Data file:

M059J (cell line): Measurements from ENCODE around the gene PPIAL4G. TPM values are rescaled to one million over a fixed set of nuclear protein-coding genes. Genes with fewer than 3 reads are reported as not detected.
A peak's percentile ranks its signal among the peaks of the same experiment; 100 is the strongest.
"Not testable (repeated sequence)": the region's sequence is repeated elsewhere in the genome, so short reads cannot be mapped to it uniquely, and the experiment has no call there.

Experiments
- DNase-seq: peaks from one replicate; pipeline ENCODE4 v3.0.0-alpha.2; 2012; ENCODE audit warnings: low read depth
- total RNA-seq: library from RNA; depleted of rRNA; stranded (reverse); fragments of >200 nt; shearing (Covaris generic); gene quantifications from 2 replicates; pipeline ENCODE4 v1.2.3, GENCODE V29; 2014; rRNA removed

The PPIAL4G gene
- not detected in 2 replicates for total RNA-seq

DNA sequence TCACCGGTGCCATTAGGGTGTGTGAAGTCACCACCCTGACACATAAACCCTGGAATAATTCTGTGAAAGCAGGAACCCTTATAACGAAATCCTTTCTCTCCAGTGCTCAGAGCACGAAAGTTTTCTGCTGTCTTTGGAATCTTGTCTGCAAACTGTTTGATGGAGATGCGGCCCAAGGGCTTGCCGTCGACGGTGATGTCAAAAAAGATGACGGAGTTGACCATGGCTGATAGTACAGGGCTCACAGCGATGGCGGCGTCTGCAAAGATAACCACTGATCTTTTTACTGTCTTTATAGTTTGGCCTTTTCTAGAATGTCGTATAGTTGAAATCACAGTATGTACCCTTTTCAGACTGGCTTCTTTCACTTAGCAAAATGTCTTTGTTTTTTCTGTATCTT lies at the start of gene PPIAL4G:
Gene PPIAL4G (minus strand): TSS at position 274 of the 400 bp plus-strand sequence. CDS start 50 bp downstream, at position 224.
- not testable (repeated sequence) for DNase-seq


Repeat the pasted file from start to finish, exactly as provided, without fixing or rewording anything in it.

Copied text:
M059J (cell line): Measurements from ENCODE around the gene PPIAL4G. TPM values are rescaled to one million over a fixed set of nuclear protein-coding genes. Genes with fewer than 3 reads are reported as not detected.
A peak's percentile ranks its signal among the peaks of the same experiment; 100 is the strongest.
"Not testable (repeated sequence)": the region's sequence is repeated elsewhere in the genome, so short reads cannot be mapped to it uniquely, and the experiment has no call there.

Experiments
- DNase-seq: peaks from one replicate; pipeline ENCODE4 v3.0.0-alpha.2; 2012; ENCODE audit warnings: low read depth
- total RNA-seq: library from RNA; depleted of rRNA; stranded (reverse); fragments of >200 nt; shearing (Covaris generic); gene quantifications from 2 replicates; pipeline ENCODE4 v1.2.3, GENCODE V29; 2014; rRNA removed

The PPIAL4G gene
- not detected in 2 replicates for total RNA-seq

DNA sequence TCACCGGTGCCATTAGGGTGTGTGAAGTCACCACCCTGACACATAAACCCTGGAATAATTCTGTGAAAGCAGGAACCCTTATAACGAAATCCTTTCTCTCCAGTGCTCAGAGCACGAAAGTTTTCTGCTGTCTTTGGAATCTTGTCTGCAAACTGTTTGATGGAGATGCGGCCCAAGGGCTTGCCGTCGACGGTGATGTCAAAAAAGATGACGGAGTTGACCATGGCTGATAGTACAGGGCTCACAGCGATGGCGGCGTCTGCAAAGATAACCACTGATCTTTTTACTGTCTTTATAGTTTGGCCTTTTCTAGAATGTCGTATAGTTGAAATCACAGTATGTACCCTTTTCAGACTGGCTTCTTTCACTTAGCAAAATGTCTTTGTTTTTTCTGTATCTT lies at the start of gene PPIAL4G:
Gene PPIAL4G (minus strand): TSS at position 274 of the 400 bp plus-strand sequence. CDS start 50 bp downstream, at position 224.
- not testable (repeated sequence) for DNase-seq